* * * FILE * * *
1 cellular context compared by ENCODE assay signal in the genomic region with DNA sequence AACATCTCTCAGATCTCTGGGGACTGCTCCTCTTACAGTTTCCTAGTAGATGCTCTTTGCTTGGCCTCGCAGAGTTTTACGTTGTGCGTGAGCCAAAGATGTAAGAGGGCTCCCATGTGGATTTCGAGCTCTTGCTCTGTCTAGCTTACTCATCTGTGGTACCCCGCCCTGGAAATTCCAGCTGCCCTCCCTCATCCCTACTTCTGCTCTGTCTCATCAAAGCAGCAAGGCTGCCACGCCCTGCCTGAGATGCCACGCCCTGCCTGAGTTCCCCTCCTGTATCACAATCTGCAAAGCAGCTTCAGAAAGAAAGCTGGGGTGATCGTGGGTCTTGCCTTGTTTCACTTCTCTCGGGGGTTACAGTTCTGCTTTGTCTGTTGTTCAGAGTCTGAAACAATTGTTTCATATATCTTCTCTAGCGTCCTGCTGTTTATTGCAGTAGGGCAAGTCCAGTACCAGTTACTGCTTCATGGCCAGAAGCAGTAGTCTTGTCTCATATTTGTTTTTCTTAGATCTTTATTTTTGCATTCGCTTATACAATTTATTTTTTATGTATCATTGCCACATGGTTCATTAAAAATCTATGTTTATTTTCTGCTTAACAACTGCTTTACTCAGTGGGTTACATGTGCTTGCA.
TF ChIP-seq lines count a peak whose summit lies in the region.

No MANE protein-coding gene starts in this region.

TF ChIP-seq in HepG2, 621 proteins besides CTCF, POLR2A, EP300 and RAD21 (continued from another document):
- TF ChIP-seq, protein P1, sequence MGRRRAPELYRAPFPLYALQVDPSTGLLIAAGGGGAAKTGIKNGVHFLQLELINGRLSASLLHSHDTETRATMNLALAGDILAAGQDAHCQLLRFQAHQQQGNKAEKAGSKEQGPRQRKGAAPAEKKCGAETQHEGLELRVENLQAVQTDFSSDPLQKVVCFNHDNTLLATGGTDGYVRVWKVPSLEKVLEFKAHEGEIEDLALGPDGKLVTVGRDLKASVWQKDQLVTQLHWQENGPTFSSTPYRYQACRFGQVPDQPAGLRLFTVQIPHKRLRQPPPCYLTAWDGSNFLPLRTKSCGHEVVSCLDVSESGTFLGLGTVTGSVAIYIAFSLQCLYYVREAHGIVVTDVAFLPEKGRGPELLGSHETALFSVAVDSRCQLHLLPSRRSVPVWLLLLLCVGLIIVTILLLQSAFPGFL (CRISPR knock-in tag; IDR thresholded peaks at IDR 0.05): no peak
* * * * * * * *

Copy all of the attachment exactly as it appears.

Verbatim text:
1 cellular context compared by ENCODE assay signal in the genomic region with DNA sequence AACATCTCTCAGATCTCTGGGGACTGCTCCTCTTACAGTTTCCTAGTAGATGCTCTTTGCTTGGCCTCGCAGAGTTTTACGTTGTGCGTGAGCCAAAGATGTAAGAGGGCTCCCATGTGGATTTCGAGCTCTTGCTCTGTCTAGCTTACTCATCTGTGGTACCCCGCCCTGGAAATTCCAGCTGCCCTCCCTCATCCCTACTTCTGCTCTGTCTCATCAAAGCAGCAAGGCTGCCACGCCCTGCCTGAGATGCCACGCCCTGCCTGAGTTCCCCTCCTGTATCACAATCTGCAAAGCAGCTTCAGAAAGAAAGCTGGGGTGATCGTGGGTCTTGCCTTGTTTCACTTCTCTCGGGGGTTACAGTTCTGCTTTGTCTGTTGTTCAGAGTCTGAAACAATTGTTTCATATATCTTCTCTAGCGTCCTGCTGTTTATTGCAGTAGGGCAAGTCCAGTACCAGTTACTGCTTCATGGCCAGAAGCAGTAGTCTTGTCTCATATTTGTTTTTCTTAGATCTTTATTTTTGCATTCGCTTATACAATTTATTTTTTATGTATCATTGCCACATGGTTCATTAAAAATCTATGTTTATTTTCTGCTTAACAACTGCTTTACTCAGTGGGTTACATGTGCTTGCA.
TF ChIP-seq lines count a peak whose summit lies in the region.

No MANE protein-coding gene starts in this region.

TF ChIP-seq in HepG2, 621 proteins besides CTCF, POLR2A, EP300 and RAD21 (continued from another document):
- TF ChIP-seq, protein P1, sequence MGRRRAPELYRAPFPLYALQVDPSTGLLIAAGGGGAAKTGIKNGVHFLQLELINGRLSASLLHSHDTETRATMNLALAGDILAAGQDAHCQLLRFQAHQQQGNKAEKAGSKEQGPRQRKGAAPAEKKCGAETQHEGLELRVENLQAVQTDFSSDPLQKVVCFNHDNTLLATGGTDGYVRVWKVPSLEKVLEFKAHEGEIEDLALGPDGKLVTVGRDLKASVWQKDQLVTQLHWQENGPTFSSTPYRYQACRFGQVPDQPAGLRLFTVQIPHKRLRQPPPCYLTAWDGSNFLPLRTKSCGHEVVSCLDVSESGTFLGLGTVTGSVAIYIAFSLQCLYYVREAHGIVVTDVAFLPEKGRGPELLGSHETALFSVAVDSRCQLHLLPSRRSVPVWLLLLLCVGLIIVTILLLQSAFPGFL (CRISPR knock-in tag; IDR thresholded peaks at IDR 0.05): no peak